- 418Designing with Natural ForcesDesigning with Natural ForcesA look at the past, present, and (possible) future of buildings that respond to natural forces. Lecture and discussion classes will examine the history of designing with natural forces with an eye to adapting these techniques into current and future work. The semester project will apply the concepts discussed in class to a hypothetical construction in a location with extreme natural forces. Students will leave the class with a practical understanding of natural forces, as well as their impact on the design process and the built environment at large.
- 419Architectural Sustainability Tools and MethodsArchitectural Sustainability Tools and MethodsWhat is sustainable design? How do you do it? And how do you know when you have succeeded? With the mainstream acceptance of the green building movement, an increasing number of buildings are promoted as examples of green or sustainable design. However, many “green” buildings do not live up to even basic expectations for resource efficiency, are expensive and accessible to only a small fraction of the population, create environments that are unhealthy, have life-spans that are short-lived due to their inability to adapt to changing end-user needs, and fail to create a meaningful sense of place or community. Defining sustainability requires accounting for the complex interaction of cultural, political, economic and ecological issues encompassing each project. And, it requires understanding how intervention at the scale of a single project can work to support outcomes at the scale of the street, neighborhood, district and beyond. This course begins by setting the context of the present crisis and the complex interconnections that exist. We will then attempt to dismantle the preconceived, incorrect understandings of “green” design and develop appropriate, fundamental principles for a sustainable built environment through a critical examination of existing sustainability metrics and rating systems. Throughout the semester, the course will establish knowledge of sustainable design principles through exploration of central concepts (e.g. resource efficiency, environmental responsiveness, adaptability, life-cycle assessment, place / placelessness), case studies of innovative projects, software tools, and self-directed research. In addition to Los Angeles, a range of urban (and urbanizing) locations across the world will serve as laboratories for investigation. The final third of the semester will be spent examining how specific sustainability performance objectives and strategies can be applied to develop innovative and holistic architectural proposals.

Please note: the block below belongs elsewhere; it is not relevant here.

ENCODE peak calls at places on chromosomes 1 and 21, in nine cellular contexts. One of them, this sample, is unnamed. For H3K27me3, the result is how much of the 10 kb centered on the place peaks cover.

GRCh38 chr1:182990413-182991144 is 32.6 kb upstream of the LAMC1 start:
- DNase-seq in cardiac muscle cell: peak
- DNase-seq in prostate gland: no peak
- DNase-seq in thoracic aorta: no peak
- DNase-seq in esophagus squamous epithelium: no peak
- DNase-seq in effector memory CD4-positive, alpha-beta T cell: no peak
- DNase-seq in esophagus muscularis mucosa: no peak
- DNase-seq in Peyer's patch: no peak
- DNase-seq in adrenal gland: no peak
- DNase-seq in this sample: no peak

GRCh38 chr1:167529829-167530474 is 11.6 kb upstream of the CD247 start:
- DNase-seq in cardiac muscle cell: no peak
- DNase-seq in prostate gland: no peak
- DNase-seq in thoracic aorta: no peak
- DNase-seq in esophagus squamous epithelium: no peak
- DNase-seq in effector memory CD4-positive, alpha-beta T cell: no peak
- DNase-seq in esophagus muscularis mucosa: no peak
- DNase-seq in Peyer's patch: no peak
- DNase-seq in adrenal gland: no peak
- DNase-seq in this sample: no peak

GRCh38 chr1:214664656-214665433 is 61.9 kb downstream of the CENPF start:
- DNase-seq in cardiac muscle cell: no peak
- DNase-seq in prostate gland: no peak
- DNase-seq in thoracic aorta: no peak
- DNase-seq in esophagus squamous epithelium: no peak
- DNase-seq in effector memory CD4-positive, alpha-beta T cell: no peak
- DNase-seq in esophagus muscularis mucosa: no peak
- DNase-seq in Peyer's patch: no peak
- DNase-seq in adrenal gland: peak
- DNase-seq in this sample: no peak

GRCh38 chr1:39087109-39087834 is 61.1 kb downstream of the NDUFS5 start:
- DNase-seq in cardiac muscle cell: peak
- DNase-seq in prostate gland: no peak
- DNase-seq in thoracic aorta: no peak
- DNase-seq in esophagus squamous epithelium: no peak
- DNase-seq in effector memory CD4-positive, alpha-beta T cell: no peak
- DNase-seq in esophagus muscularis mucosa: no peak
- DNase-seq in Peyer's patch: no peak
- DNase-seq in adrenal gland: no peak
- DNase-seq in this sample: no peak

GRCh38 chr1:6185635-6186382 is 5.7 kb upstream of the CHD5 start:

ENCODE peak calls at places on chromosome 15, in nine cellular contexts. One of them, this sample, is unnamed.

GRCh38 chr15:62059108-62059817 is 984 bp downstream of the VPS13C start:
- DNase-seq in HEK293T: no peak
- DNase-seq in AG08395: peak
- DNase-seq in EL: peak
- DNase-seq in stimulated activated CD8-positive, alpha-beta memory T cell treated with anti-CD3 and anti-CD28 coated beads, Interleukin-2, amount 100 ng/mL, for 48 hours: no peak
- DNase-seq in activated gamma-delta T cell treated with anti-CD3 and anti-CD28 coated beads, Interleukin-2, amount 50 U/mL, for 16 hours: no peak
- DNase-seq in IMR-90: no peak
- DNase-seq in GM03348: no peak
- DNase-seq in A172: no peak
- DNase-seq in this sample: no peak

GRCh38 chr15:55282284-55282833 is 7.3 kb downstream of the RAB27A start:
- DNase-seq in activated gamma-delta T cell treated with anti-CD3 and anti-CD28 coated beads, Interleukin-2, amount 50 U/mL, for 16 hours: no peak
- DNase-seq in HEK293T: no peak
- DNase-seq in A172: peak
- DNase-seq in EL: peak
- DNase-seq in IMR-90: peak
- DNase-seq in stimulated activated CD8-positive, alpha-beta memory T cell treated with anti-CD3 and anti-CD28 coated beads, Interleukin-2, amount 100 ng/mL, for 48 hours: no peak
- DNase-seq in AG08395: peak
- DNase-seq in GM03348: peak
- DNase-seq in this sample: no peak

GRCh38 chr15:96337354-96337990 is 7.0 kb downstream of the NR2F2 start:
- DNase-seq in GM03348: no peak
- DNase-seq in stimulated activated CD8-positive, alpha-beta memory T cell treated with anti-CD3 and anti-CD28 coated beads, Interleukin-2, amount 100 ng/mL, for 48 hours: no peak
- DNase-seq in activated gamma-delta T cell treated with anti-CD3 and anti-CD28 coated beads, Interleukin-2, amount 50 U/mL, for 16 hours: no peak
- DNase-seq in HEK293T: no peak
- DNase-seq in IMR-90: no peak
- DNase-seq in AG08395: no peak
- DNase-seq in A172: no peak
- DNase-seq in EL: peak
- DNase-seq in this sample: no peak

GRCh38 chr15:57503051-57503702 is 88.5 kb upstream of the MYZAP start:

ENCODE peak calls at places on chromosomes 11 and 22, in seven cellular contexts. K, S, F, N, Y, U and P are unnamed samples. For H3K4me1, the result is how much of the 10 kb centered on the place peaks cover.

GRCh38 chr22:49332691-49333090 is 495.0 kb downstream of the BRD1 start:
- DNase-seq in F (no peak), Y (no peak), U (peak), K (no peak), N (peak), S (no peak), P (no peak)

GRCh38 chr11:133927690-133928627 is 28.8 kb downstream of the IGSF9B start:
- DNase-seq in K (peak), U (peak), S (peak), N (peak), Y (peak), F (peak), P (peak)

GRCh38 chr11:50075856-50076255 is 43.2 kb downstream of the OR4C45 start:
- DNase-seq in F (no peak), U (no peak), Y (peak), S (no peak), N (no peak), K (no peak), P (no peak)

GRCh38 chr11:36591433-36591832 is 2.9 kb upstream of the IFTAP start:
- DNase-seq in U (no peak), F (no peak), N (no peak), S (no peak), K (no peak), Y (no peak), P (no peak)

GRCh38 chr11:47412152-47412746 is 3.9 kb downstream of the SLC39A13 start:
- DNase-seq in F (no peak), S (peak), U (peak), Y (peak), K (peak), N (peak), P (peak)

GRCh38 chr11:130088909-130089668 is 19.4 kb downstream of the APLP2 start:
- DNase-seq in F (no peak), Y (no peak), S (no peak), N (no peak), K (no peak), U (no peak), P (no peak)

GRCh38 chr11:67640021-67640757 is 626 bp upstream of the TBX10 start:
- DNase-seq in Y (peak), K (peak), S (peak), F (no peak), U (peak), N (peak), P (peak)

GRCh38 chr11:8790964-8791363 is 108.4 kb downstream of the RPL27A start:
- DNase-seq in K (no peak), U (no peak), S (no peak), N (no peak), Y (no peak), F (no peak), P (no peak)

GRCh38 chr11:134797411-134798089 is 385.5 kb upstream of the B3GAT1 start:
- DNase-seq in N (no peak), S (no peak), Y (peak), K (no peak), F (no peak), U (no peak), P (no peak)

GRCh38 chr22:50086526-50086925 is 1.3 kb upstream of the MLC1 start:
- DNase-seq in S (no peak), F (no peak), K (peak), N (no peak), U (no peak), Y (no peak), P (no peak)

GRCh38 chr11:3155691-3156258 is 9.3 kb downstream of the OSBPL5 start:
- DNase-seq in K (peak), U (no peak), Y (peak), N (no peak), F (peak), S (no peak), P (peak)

- 499Nonconventional Materials for the Built EnvironmentNonconventional Materials for the Built Environment
This course focuses on materials science topics relevant to the application of nonconventional materials in design and engineering. This course addresses the broad range of nonconventional materials falling into three categories: i) advanced engineering materials; ii) ‘traditional’ and vernacular materials such as earth-based materials and bamboo; and, iii) historic materials.
This is a research-driven course. Lectures are designed to provide the tools required to extend the study of materials and materials science to nonconventional materials. Assignments will generally not be arithmetic in nature but will require independent thought and will require the student to clearly communicate their findings/hypotheses/research. The course is divided into two primary segments. The “toolbox” lectures followed by material specific lectures.